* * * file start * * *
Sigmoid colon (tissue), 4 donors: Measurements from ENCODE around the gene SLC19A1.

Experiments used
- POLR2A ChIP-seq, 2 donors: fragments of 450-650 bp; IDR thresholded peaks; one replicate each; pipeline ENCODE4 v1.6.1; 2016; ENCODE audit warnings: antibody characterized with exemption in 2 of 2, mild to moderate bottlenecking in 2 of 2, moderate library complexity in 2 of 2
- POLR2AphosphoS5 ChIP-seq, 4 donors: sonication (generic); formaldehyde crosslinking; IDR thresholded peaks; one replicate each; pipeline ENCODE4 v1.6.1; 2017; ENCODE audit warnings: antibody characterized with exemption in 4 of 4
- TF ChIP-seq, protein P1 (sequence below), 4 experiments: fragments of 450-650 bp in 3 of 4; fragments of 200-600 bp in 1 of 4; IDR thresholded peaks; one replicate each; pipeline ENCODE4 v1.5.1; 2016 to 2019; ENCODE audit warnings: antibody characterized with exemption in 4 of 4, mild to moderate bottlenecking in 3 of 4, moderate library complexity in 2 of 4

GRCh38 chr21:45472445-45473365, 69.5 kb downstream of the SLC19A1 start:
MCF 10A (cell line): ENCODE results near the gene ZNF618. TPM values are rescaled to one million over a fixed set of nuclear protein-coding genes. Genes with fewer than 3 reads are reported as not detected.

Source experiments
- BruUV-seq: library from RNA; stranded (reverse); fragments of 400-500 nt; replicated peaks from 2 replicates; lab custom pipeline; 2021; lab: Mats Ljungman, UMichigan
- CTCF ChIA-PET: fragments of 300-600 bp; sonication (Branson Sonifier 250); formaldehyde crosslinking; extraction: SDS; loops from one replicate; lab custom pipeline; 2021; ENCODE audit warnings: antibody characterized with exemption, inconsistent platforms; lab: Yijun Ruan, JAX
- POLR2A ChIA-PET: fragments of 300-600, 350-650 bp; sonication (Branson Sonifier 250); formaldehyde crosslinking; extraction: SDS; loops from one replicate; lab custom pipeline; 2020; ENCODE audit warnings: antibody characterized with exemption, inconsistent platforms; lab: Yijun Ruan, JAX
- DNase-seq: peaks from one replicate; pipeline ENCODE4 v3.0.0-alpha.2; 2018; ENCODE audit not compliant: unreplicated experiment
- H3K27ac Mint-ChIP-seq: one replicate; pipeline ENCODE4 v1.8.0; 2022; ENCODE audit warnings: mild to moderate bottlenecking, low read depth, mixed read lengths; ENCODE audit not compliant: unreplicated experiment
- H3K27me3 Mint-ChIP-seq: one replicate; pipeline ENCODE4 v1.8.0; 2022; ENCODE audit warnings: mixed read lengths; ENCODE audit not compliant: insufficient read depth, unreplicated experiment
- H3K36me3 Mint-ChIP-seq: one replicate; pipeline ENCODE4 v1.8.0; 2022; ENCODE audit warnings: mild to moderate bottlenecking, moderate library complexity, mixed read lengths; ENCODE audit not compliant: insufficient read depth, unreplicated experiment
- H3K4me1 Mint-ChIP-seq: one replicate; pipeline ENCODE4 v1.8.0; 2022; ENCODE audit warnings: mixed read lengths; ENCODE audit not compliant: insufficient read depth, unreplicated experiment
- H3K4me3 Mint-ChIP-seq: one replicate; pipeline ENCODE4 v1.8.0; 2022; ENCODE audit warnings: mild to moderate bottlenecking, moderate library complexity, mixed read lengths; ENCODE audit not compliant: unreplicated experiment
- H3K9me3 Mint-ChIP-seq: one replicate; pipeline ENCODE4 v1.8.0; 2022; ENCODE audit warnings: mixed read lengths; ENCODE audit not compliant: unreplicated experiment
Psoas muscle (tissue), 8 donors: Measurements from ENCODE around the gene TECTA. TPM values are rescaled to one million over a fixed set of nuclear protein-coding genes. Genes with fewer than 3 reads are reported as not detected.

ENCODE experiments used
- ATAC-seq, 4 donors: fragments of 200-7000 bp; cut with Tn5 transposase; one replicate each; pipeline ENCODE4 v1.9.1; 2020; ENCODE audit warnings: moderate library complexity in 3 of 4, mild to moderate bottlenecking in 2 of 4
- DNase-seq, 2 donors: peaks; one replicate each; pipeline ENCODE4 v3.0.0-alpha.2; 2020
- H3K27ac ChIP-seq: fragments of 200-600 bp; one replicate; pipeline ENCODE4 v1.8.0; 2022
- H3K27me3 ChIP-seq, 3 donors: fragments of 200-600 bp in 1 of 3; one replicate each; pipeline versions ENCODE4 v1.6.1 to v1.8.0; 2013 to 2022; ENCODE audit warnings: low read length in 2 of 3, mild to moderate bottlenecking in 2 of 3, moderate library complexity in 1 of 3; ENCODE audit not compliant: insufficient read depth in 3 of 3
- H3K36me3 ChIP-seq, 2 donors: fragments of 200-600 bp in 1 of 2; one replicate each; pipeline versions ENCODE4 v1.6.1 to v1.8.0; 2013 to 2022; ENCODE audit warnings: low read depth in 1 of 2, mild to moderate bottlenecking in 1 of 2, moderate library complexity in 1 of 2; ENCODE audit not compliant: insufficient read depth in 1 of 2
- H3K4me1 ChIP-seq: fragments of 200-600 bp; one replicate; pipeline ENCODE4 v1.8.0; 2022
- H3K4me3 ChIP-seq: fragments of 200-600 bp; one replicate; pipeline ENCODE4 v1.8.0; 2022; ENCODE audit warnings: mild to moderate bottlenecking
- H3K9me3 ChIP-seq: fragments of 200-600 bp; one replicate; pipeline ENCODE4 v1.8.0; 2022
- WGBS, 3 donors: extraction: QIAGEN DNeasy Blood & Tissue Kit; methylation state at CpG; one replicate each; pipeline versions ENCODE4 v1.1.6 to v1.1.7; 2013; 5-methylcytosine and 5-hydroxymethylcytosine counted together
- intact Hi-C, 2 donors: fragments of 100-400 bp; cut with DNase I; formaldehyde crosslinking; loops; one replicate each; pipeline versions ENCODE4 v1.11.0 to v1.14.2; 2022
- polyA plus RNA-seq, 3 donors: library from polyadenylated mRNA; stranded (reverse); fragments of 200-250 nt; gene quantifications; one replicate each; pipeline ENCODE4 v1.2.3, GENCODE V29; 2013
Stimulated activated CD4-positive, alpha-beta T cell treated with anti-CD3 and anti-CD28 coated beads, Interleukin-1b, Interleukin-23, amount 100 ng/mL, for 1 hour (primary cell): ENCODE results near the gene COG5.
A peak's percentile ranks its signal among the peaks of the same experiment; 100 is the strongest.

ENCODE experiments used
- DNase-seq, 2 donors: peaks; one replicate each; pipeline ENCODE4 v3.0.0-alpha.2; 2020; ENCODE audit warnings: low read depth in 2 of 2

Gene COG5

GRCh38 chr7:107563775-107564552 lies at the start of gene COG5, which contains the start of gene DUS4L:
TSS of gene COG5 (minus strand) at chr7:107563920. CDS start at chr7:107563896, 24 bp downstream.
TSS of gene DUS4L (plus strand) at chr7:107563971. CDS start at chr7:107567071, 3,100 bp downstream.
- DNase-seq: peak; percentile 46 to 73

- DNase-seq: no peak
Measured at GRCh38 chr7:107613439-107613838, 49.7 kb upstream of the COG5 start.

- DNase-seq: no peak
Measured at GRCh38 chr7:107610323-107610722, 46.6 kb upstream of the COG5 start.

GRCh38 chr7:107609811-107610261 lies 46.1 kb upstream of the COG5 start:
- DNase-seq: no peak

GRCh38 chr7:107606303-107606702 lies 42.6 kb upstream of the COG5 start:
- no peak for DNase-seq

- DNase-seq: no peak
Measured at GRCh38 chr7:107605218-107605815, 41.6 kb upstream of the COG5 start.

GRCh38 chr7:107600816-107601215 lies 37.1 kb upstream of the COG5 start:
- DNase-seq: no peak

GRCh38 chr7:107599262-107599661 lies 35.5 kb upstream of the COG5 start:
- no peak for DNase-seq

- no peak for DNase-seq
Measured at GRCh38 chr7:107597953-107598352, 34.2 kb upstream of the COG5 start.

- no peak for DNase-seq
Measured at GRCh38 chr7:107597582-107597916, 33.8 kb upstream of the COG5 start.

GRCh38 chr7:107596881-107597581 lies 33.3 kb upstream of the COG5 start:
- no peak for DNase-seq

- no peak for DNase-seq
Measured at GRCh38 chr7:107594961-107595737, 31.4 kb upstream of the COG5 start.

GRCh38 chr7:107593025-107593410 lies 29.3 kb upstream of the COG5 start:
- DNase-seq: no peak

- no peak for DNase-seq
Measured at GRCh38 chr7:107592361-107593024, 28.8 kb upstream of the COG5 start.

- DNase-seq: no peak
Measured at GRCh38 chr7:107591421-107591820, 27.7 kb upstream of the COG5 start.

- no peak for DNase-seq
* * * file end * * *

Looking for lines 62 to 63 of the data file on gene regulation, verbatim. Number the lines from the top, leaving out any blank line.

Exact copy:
Measured at GRCh38 chr7:107594961-107595737, 31.4 kb upstream of the COG5 start.

GRCh38 chr7:107593025-107593410 lies 29.3 kb upstream of the COG5 start: